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Old 13th June 2019, 10:13 PM   #6
nigelwright7557 is offline nigelwright7557  United Kingdom
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An inverse function would suggest the speakers would just cancel each other out.
But in a real room the speakers will be a distance apart and there will be phase shifts etc.
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Old 13th June 2019, 10:21 PM   #7
bentoronto is offline bentoronto  Canada
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Subs with reversed polarity (surprise!)
Quote:
Originally Posted by rayma View Post
Are you saying that the right sub response changes that much, from just reversing its polarity? Is the flatter response the one with correct absolute polarity, or reversed?
+1 nigelwright7557.

As the second illustration shows, there is zero change in the FR of the R sub when its polarity is reversed.

If the orthogonal polarity led to a flatter response, I wouldn't bother posting it, eh. Pretty much accidental, but the reverse connection (which does show some of the expected cancellation) looks flatter. Accidental, I am sure. But I set up my mic stand and took the first runs without moving it. So I didn't fish for a good result.

B.
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Old 13th June 2019, 10:47 PM   #8
ICG is offline ICG  Germany
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Quote:
Originally Posted by nigelwright7557 View Post
An inverse function would suggest the speakers would just cancel each other out.
But in a real room the speakers will be a distance apart and there will be phase shifts etc.
You are right, that will probably fix the phase in one place, in others it will likely get worse. It's much better to find better positions for the subs. Or build a double bass array.
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Old 14th June 2019, 12:14 AM   #9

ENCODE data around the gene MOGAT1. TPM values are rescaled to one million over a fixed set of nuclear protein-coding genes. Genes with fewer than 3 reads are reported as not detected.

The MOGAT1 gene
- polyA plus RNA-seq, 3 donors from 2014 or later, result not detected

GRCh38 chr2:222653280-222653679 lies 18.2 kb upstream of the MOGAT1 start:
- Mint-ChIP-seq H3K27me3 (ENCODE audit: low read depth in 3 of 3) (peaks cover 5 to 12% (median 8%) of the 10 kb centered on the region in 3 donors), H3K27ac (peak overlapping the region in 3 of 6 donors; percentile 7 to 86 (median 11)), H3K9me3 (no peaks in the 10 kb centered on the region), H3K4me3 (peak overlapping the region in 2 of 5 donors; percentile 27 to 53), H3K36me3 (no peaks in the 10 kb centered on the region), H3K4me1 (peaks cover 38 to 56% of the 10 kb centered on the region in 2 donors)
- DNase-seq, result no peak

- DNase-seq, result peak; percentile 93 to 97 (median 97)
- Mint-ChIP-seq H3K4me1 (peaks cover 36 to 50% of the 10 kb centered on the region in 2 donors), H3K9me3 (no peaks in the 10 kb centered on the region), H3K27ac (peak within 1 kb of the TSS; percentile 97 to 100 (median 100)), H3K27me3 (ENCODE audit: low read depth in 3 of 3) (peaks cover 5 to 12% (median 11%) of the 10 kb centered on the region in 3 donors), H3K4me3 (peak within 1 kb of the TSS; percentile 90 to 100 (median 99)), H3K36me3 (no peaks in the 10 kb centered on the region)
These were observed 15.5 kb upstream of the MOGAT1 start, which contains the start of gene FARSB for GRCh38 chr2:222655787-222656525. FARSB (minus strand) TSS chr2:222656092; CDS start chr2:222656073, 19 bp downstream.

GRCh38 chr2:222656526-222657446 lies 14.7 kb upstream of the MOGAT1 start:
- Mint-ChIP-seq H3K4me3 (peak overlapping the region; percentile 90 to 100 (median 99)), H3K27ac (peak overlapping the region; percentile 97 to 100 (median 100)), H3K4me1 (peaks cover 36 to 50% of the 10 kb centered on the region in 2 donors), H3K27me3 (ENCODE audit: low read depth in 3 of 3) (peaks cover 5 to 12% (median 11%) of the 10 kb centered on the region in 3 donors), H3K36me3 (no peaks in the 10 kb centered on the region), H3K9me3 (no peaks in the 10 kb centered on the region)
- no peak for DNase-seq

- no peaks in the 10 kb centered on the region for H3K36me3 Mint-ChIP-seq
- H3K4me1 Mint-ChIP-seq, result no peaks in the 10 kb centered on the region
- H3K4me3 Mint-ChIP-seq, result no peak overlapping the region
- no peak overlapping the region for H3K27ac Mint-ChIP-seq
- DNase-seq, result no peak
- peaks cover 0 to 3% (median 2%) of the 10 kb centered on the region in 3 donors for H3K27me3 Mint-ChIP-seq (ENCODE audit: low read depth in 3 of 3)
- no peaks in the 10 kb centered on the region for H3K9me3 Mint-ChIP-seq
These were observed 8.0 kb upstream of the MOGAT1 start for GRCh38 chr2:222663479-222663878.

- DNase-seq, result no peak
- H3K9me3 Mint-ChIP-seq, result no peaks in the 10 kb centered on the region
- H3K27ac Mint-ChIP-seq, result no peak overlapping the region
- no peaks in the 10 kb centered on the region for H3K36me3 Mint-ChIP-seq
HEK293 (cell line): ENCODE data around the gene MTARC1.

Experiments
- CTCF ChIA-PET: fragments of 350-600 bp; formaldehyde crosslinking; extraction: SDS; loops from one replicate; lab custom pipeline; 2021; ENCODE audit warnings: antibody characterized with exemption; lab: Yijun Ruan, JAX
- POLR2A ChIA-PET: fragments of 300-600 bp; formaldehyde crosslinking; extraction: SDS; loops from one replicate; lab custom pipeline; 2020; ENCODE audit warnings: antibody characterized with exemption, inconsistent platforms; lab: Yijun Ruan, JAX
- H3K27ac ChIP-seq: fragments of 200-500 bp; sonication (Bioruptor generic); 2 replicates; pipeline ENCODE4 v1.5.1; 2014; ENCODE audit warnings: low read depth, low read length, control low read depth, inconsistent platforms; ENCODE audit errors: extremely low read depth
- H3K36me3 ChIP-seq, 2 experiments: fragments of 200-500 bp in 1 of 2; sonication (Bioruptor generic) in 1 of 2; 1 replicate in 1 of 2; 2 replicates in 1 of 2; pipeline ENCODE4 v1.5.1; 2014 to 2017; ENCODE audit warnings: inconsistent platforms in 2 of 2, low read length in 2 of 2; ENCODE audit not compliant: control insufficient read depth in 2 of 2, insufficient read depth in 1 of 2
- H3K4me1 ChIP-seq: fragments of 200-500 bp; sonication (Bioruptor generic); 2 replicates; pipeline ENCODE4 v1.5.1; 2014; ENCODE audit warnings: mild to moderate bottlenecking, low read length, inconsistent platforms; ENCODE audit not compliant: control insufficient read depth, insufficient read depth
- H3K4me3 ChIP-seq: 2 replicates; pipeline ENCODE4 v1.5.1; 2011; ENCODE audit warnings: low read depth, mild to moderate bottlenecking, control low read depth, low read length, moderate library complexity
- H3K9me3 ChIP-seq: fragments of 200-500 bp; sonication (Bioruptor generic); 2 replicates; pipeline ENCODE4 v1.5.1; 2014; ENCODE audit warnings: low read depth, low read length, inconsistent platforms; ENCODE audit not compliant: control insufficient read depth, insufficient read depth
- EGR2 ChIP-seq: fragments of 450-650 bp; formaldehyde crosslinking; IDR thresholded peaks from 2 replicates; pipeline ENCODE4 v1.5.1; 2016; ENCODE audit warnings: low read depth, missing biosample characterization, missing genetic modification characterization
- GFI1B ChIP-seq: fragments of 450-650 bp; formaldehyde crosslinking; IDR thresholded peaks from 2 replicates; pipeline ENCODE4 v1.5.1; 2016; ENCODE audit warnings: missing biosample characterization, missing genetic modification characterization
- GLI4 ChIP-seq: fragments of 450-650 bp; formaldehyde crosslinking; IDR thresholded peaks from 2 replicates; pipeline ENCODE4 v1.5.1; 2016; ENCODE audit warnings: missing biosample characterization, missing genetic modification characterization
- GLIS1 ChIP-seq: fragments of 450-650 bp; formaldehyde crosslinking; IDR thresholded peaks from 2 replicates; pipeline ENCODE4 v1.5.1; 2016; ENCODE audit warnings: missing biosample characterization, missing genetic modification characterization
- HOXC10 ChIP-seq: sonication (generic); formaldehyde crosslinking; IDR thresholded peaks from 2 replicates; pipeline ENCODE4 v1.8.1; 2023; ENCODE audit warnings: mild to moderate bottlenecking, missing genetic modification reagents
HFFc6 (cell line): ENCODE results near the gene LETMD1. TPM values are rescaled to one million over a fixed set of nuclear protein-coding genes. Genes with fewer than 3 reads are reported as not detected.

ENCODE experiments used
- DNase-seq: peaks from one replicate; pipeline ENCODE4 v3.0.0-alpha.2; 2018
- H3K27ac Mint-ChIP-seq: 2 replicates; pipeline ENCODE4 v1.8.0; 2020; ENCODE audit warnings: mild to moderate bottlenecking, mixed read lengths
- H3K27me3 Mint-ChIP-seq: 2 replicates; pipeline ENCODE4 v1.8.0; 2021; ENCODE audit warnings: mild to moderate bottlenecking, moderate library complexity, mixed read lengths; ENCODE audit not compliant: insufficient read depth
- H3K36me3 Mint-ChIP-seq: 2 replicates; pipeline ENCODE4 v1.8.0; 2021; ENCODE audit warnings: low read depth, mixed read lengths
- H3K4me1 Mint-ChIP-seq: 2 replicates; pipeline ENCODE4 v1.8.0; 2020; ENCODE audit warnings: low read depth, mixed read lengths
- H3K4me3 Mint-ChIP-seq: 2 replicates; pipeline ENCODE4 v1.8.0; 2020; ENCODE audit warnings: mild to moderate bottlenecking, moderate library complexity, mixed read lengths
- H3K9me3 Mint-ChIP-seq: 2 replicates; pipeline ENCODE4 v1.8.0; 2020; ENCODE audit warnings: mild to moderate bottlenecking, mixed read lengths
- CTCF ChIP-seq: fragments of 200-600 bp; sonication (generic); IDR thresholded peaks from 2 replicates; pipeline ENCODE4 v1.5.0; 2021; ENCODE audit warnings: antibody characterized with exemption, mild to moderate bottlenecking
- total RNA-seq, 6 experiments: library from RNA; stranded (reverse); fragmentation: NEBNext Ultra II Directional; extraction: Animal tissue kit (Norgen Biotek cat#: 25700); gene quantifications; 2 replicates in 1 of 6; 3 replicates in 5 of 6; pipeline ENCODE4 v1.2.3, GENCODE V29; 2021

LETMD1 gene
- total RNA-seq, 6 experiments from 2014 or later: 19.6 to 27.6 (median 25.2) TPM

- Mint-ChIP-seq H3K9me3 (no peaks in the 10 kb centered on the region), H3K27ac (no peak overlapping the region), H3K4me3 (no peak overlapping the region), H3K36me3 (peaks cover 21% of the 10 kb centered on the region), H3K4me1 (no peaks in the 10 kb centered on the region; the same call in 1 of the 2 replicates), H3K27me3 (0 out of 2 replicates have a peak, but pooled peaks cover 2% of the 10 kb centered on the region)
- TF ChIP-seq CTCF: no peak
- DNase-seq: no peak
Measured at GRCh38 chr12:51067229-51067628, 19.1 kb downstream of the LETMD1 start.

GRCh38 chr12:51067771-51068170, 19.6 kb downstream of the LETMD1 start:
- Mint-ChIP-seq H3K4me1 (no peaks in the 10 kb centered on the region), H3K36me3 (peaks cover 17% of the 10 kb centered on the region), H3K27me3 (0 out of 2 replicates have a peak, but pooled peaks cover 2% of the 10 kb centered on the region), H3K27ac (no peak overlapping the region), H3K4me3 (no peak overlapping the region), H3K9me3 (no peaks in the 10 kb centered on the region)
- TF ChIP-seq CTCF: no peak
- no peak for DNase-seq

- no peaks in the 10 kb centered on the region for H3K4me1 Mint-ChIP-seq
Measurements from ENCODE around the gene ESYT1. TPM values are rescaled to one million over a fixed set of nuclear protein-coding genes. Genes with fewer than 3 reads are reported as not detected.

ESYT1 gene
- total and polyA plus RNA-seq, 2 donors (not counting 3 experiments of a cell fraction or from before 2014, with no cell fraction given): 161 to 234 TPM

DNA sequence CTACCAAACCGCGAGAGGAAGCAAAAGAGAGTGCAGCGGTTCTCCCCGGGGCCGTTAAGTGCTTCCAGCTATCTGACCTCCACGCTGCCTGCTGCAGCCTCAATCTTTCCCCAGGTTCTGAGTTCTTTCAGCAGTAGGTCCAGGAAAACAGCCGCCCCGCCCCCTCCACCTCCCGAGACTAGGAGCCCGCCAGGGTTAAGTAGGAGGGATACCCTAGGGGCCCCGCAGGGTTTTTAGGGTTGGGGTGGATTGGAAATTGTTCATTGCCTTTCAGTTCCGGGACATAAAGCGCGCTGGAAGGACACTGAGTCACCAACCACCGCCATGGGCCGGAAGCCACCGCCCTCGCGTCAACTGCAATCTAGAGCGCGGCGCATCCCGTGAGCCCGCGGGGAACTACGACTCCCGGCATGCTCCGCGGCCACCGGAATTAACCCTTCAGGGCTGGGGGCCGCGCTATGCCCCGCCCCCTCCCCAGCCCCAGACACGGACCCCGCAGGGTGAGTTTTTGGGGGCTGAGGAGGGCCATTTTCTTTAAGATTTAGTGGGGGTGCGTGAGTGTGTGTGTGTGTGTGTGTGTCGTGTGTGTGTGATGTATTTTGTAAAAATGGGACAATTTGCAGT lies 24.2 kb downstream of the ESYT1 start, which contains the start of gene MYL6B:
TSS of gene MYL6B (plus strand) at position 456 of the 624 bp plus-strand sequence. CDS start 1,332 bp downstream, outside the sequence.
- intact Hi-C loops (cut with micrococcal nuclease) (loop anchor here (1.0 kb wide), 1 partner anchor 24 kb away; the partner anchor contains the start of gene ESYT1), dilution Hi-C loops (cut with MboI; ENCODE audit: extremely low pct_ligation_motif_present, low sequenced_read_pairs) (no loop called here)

kgrlee is offline kgrlee
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Quote:
Originally Posted by bentoronto View Post
The third illustration shows results when (1) both subs are running and when the (2) R sub is inverted. Needless to say, the reversed trace is the lower one. But not annihilated. Far from it.

The fourth illustration repeats the inverted trace shown in the third illustration. Funny, it looks so much better than the non-inverted trace. Maybe I'll raise the volume control and keep that.
If you measure the response is your listening area, eg within 3' of your favourite chair, you will find the 'in-phase' subs give MUCH more consistent performance over a larger area than your 'out-of-phase' subs.

You may also like to listen to a central (mono) voice comparing in & out of phase if your 'subs' go up to 100Hz or more.
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Old 14th June 2019, 12:24 AM   #10
bentoronto is offline bentoronto  Canada
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Subs with reversed polarity (surprise!)
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Originally Posted by kgrlee View Post
If you measure the response is your listening area, eg within 3' of your favourite chair, you will find the 'in-phase' subs give MUCH more consistent performance over a larger area than your 'out-of-phase' subs.
Is that a question or an assertion of faith?

Quote:
You may also like to listen to a central (mono) voice comparing in & out of phase if your 'subs' go up to 100Hz or more.
Huh?

Is that a question or an assertion?

First, the measurements show there's only a bit of "correct" phase because there's only a bit of interference. Second, there's no content down there to hear. Third, there's no sense of localization down there. Fourth, any issue would not be better anywhere except up close to one of the subs in which case, the polarity reversal wouldn't be evident either way.

B.